St Peter's Village Hall, Beach Road, Paekākāriki

11/06/2021 - 12/06/2021

Breaker Bay Hall, 150 Breaker Bay Road, Seatoun, Wellington

16/06/2021 - 19/06/2021

Lōemis Festival 2021

Production Details

Stay safe. Be kind. Trust no one.

… Anything can happen in the dark if you’re not paying attention.

Binge Culture’s new experience couples haunting storytelling with chilling design and a unique immersive performance format – be a fly on the wall or take charge of the situation. Werewolf feels almost like a game by daylight – but takes on a whole new life when plunged into the night.

Are you paying attention?

Put away your phone camera and pack your best silverware – will you be by our side when darkness falls?

Created and performed by incredible, innovative theatre makers, Werewolf features a chilling sound design and a unique immersive performance format – be a fly on the wall or take charge of the situation. However you decide to play it, you’ll become part of a makeshift community coming together to make it through the night. What is hiding in the darkness that is making everyone so nervous?

You must pay attention.  

Stay safe. Be kind. Trust no-one.

Following a successful development season last year, the official premiere season of WEREWOLF is part of Lōemis festival at:

St Peter’s Village Hall, Paekakariki 
11-12 June 2021

Breaker Bay Community Hall
16-19 June 2021
Sun 20 June 2021

Performed by Joel Baxendale, Freya Daly Sadgrove & Karin McCracken

Sound Design by Oliver Devlin
Dramaturgy by Ralph Upton
Produced by Joel Baxendale
Originally produced by Eleanor Strathern
Production Management by Pauline Ward 

Theatre ,

Suspenseful fun

Review by Melissa Bee 18th Jun 2021

Werewolf, a devised immersive experience from theatre collective Binge Culture, brings the audience centre stage in a race against time to survive from the threats that lurk both outside and within the doors of Breaker Bay Community Hall.  

The venue, with its chairs lined in a circle along the walls, seems an odd choice for theatre, but it’s actually a brilliant setting for maximum participation and realism. If there were an actual emergency, communities would normally gather in spaces like these.

As you enter the space, you are given a role card which explains your situation and gives each person a unique motivation/task. If you indicate you do not want to participate as much, you will be given a corresponding card and can simply let the scenes unfold in front of you.

Binge Culture ensemble Joel Baxendale, Freya Daly Sadgrove and Karin McCracken are wardens, in charge of managing the unfolding chaos outside while trying to maintain order within the space as we collectively endure seven days of isolation. They are at times authoritative and playful, allowing for moments of humour in what is otherwise a bleak situation. They avoid the language of the past 18 months – there is no mention of ‘quarantine’ or ‘social distancing’, but the feeling of increasing dread is familiar to what we’ve all just experienced in real life.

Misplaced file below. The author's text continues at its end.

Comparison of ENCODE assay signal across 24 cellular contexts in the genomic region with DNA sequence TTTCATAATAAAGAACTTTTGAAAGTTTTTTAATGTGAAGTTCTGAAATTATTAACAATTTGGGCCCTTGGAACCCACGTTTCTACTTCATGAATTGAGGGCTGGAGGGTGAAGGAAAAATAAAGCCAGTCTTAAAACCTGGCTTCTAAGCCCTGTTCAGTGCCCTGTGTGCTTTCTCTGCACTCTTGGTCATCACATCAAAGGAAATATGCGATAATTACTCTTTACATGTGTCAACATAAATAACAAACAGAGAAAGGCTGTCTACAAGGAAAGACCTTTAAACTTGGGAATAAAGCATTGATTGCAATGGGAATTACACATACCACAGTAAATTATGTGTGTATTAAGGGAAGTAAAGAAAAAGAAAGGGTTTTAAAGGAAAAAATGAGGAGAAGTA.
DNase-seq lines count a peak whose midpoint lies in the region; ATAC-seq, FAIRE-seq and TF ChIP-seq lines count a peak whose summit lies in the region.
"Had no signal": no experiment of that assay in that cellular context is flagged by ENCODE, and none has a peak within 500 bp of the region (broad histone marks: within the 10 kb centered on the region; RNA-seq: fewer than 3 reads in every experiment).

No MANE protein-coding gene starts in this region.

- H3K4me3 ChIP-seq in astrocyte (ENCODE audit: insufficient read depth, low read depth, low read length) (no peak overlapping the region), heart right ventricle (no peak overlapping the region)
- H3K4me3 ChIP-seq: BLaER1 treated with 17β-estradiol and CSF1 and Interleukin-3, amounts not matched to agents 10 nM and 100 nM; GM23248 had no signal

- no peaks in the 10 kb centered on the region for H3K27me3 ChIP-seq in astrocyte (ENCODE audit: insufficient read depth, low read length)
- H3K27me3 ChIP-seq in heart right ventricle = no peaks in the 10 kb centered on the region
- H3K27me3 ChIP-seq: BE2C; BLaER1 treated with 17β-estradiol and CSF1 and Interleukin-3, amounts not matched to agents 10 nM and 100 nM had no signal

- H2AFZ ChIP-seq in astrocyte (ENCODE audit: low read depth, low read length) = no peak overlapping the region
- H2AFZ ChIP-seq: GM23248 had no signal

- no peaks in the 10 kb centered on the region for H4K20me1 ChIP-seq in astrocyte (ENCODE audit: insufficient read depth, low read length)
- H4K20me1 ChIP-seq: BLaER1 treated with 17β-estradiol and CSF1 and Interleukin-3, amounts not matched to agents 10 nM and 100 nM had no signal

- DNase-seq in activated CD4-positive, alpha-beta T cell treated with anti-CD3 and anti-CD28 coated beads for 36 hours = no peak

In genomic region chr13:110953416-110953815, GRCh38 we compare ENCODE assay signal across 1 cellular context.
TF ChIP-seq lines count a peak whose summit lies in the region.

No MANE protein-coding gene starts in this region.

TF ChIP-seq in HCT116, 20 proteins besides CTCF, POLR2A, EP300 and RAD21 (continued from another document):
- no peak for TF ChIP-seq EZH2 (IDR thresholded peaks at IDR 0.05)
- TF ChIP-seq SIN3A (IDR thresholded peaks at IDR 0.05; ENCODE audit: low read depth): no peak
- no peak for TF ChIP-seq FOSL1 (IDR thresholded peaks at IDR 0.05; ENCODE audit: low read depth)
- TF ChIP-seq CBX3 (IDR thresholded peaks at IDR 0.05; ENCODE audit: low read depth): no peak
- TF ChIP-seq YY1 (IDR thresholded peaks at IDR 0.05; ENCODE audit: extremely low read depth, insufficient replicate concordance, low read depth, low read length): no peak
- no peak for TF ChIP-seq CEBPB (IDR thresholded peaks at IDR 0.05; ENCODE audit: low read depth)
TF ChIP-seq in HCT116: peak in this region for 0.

The acting is strong and the narrative is simple enough to understand, yet remains flexible to change based on the audience’s appetite for participation. The star of the show is never seen: Sound Designer and technical operator Oliver Devlin expertly uses darkness, shadow and sound effects to help us move through each day, and enhances the level of suspense each night.

If you are uncomfortable with being in complete darkness, participating in theatrical experiences, or are feeling the effects of pandemic anxiety, you may want to wait for Binge Culture’s next offering. However, if you enjoy interactive party games such as The Resistance, improv/roleplaying and horror, Werewolf is a fun evening out. 


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A good idea that needs work

Review by Steve La Hood 12th Jun 2021

Lycanthropy is a belief (or delusion) in which the patient believes that sh/e has been transformed into an animal. Most popularly, a wolf.  

In tonight’s participatory theatrical event, we’re ‘locked in’ to the hall for ‘six nights and seven days’… enough time for the epidemic of lycanthropy that is ravaging the ‘outside’ to subside/pass (as in Passover).  

We’ve got syringes in the first-aid kit so we’re safe, right? We’ve got the authorities instructing us via the radio so we know what to expect and what to do, right?

Even so, something’s not right. Our three most verbal fellow inmates (Joel Baxendale, Freya Daly Sadgrove and Karen McCracken) can’t seem to agree on procedures. Their panic level increases even as they tell us to ‘stay calm’.

When Freya is thrown out of the hall into the dangerous ‘outside’, the true Werewolf reveals itself in a stroboscopic (and quite scary) conclusion.

As audience members, we’ve been given personal cards with actions (howl like a wolf, think of a comforting song to sing, scream, a mantra etc), but no directions as to when, or at what crisis point over the ‘seven days’ we should do these things. The result is a bit unruly – even cacophonous.

Though we’re seated in a circle and we can all see each other’s faces, the opportunity to foster a sense of ‘who is the infected one amongst us’ doesn’t click, so the protagonists have to generate that sensation.

The idea’s a good one but it needs work. It’s quite a challenge to get an audience to contribute to a sense of collective fear and distrust. Dramaturg Ralph Upton is still tweaking the show, building on active participations to refine the way the three protagonists manage the various inputs from the audience.  

No prizes for guessing the parallels with our current pandemic, but the play doesn’t really get to the level of distrust, fear of misinformation, fear of contagion that we’ve all experienced in real life lately – and it definitely could get there, with a lot more work on structure.


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